Death to Mandatory PE

Noah Range, A&E Editor

The state of Illinois has required physical education instruction for over 60 years now to combat the growing problem of childhood obesity. Childhood obesity has not slowed down, and it is now more apparent than ever that PE requirements are an ineffective, costly solution to a systemic problem beyond the control of schools.

The goal of PE is simple: have students participate in physical activity for a set amount of time to reduce obesity and boost the physical and mental health of students. Tragically, it has done none of these things while robbing precious time that could be spent in a more meaningful way.

Many studies have concluded that PE requirements have had negligible or nonexistent impacts on childhood obesity rates; the National Survey of Children’s Health found that mandatory PE had no effect on boys’ obesity rate and a miniscule effect on girls’ obesity rate, according to The Atlantic.

Not only does PE fail to accomplish its goal of improving student health, it gets in the way of school’s sole purpose: learning. Time spent on ineffective PE could be spent on more meaningful health education, showing children how important healthy eating and regular exercise are and potentially changing how they eat and exercise for the better.

Monetary expenses are another way that required PE obstructs learning. When school districts are forced to supply PE curriculums to their students, they are directing essential money and resources towards meaningless programs. This money could be used to improve what’s actually important to the success of students.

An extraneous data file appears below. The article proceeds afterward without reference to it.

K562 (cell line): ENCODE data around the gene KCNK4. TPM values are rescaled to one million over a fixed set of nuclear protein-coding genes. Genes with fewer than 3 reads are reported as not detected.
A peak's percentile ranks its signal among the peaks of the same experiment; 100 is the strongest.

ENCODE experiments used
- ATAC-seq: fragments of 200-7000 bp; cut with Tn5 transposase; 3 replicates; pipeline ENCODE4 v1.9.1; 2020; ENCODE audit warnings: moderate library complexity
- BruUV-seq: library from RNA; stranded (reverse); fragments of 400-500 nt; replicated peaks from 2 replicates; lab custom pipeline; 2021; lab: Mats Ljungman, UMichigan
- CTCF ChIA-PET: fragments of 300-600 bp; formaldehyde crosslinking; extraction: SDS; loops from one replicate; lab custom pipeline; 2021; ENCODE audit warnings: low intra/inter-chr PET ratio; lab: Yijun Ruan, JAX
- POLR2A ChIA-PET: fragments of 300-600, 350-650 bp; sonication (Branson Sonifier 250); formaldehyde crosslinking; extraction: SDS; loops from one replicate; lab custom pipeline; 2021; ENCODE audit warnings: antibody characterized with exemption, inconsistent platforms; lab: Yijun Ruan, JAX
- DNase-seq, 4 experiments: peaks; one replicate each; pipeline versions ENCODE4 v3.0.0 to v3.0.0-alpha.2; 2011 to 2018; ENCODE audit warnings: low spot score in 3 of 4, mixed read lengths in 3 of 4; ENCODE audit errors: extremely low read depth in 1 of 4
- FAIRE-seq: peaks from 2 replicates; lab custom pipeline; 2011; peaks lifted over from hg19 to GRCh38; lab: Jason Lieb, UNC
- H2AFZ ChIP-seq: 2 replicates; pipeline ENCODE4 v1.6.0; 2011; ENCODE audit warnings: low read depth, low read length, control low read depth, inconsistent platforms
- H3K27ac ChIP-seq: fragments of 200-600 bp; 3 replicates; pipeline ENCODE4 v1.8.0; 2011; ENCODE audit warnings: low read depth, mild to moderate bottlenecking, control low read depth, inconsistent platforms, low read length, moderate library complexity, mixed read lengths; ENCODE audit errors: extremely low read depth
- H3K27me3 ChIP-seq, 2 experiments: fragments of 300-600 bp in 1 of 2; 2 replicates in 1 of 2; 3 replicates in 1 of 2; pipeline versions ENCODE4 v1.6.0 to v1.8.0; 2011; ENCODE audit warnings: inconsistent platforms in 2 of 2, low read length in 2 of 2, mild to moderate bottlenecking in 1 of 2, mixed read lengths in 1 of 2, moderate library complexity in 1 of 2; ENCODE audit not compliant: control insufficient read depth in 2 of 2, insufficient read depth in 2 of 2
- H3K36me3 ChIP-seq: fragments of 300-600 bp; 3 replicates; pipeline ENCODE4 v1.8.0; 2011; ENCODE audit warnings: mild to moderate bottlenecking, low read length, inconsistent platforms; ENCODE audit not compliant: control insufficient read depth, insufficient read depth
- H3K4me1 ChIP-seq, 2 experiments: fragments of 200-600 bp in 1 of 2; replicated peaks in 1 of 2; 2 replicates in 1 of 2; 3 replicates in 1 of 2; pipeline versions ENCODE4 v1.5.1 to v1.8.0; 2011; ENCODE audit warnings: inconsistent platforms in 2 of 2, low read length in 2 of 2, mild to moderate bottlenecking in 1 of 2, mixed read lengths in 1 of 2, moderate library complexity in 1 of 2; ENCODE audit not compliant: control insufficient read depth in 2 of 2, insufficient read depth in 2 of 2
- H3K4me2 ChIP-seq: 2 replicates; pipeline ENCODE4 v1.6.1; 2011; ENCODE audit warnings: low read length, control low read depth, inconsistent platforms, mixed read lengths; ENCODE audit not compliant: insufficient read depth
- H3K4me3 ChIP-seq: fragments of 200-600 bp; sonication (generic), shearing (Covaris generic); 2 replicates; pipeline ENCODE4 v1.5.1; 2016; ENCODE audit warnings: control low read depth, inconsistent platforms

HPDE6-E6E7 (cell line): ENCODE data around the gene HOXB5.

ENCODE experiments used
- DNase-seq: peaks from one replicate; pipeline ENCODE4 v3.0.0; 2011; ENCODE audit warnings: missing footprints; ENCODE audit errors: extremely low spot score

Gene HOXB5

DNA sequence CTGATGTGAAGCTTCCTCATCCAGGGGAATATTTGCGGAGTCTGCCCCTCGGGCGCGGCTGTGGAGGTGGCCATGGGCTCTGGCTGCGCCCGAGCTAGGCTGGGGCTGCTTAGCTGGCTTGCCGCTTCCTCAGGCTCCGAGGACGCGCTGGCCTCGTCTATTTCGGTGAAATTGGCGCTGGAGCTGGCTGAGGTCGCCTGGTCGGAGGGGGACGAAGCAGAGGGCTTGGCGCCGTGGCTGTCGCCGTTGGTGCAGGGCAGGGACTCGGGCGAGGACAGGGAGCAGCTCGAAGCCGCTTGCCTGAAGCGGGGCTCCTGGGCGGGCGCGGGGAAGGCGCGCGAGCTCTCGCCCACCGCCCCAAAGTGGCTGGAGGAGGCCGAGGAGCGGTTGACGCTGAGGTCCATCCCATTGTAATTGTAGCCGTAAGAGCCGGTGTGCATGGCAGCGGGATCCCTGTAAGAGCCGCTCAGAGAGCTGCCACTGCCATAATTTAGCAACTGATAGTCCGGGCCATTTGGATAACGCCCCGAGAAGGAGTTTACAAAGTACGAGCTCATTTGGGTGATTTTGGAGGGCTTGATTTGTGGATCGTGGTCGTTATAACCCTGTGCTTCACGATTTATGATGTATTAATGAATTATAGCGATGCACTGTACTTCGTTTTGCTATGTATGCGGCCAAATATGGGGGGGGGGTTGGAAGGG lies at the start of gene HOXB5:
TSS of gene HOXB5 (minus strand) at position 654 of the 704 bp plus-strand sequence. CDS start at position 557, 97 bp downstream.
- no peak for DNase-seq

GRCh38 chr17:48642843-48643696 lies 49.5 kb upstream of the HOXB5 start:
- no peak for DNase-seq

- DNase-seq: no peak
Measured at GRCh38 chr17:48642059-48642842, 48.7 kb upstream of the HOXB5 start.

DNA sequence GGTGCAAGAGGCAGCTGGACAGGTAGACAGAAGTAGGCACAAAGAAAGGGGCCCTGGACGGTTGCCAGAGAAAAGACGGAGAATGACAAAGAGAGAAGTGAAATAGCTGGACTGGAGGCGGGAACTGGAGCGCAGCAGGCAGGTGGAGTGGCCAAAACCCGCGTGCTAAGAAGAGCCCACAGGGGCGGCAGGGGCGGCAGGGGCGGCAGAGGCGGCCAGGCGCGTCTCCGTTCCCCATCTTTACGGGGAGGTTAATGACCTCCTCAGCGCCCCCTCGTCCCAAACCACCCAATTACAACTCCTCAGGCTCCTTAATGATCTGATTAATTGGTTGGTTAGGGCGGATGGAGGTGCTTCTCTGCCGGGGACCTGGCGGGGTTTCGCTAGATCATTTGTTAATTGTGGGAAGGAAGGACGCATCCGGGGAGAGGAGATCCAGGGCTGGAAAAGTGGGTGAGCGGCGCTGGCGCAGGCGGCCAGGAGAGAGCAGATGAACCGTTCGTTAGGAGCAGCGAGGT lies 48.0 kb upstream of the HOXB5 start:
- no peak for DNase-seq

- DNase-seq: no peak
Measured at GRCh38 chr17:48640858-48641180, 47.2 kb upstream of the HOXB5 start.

What’s worse, the nature of PE can often damage the mental health and school attendance of students. According to The Atlantic, a recent study analyzing the impacts of Texas’ Fitness Now program shows that the program was directly correlated to growths in poor discipline and absence rates.

This is largely due to the environments of most PE programs. It is much easier for students to get away with bullying others for being overweight or unathletic in unsupervised locker rooms or out in an open soccer field. If students are bullied during PE or simply don’t enjoy it, they’re less likely to like going to school and may decide to not go altogether.

At Edwardsville High School, I can’t recall any positive experiences with PE. I spent half of the period in the toxic, unsupervised locker room where students vape, throw trash, vandalize lockers and tease other students; the rest was a sorry excuse for exercise that could never have any effect on the health of EHS students, such as walking around the track for less than 10 minutes. I could have spent that time getting more sleep, exercising on my own or simply relaxing, all of which would have been much better for my health.

Local governments shouldn’t act as if the key to fighting childhood obesity lies is in the power of the school districts. School should teach kids the skills they need to succeed while lawmakers should focus on attacking this complicated issue at its core, away from the high school basketball court.